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A child’s broken dreams

A smile flickered on her lips as the fluttering butterfly evaded her for the umpteenth time and became a fugitive in the darkening skies. She cried out to her mother excitedly, “I nearly caught her!” To which her mother, Nargis, replied as always, “How many times have I told you not to tease such innocent souls, Ghulab Jahan? They will curse you and then you will never be able to become a doctor.” Ghulab Jahan, as pretty as her name implied, chuckled at the thought of a tongue-less creature complaining to God about her. Ghulab was an anachronism in many ways; she belonged neither to ...

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September 5, 2013
TOPICS

Fehmida’s beloved companion

Sitting thoughtfully, he smiled for no obvious reason. Or perhaps his thoughts had wandered off, from the hardships of the past few weeks since he had lost his job to the call he had received this very morning. Taking his cell phone out, which he kept like a prized commodity, he looked at it with a constant yet distracted gaze. He had listened through it with intent when Abdul Kareem, an old friend of his, briefed him about a domestic servant’s job, for which he was to come meet Ms Fehmida.  There was hope for him at last. He would finally ...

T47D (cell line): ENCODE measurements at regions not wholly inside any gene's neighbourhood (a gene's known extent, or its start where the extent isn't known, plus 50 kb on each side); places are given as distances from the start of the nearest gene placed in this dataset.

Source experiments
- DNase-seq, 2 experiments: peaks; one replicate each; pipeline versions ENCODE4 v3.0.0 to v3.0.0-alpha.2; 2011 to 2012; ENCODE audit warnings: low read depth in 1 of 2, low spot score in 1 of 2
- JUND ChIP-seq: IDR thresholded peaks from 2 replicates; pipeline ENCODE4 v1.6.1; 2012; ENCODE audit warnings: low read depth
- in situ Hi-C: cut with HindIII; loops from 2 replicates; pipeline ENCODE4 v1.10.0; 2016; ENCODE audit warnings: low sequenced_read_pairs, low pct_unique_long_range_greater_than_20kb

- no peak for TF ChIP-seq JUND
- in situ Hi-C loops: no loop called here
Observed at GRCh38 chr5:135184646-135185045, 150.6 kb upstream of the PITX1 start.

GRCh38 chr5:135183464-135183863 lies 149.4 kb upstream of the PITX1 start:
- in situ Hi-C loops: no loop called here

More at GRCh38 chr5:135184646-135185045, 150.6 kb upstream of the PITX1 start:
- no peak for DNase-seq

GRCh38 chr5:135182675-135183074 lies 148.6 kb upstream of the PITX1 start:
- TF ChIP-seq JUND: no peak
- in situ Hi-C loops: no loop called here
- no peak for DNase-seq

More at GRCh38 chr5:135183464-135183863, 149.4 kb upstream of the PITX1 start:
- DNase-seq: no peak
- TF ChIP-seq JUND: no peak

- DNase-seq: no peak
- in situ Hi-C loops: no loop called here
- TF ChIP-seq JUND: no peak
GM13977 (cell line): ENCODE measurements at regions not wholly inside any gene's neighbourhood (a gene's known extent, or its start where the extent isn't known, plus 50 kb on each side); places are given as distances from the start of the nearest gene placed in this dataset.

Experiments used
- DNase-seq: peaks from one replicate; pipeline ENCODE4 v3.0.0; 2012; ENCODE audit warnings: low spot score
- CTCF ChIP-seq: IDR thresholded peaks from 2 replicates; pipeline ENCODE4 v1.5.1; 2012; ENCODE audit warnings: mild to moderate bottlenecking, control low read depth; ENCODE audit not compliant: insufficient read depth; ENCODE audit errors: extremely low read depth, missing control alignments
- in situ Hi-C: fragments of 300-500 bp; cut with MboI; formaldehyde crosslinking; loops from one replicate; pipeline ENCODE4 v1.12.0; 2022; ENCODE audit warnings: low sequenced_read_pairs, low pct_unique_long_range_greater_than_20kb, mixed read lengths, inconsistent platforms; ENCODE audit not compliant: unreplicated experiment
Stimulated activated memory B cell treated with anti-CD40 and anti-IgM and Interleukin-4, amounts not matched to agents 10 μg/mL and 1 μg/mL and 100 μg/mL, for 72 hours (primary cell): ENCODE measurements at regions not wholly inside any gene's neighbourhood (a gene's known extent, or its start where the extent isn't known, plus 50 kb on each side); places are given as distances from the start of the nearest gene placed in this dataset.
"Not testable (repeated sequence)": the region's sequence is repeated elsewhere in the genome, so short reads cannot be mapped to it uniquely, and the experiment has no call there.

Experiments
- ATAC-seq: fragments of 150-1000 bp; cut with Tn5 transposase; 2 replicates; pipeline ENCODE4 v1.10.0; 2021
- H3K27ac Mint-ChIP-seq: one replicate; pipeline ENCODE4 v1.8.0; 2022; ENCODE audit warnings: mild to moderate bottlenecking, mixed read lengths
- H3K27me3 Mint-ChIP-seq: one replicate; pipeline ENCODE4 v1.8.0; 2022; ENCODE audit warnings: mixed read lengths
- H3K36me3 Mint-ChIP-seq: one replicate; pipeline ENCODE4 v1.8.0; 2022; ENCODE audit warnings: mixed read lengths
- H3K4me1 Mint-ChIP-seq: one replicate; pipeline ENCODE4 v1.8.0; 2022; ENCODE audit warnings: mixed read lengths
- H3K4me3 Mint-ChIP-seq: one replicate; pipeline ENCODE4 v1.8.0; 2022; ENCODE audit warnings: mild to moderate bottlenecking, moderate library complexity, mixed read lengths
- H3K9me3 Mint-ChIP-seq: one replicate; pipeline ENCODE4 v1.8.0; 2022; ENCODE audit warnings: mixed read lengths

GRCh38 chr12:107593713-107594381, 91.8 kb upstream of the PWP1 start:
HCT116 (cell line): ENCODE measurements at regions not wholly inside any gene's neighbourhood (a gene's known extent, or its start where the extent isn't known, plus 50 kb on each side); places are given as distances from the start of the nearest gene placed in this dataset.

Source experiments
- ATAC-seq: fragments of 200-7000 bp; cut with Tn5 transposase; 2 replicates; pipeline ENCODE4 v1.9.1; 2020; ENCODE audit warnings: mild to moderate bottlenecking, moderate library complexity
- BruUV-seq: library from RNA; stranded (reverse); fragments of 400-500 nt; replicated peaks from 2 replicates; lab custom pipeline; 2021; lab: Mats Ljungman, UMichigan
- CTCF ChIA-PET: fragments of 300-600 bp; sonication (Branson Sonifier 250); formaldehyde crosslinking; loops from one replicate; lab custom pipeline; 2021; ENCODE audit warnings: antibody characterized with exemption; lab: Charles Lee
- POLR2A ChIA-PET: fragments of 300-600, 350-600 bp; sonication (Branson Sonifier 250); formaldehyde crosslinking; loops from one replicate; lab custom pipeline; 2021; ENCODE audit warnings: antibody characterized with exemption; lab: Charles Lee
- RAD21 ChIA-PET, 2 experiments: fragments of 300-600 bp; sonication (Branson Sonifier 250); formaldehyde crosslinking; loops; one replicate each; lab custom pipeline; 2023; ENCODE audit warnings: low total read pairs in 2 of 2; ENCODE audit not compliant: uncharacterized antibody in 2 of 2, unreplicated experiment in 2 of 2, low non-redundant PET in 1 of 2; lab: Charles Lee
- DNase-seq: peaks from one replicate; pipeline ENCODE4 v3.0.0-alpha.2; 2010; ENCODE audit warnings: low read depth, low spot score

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Human Rights day: Lets hope for a better and brighter Pakistan

I hate to be an emissary of doom and gloom. Unfortunately, when I often look around to seek inspiration for my write-ups, I find the wretched in much greater numbers than the elated souls. My quest then becomes one of bringing forth the voice of those derelict yet quiet masses. It is on this note that I would be talking about today, December 10, which is celebrated around the world as the Human Rights Day. This exercise was taken up in the 1950s to commemorate the passing of Universal Declaration of Human Rights (UDHR) by the United Nations (UN) general assembly ...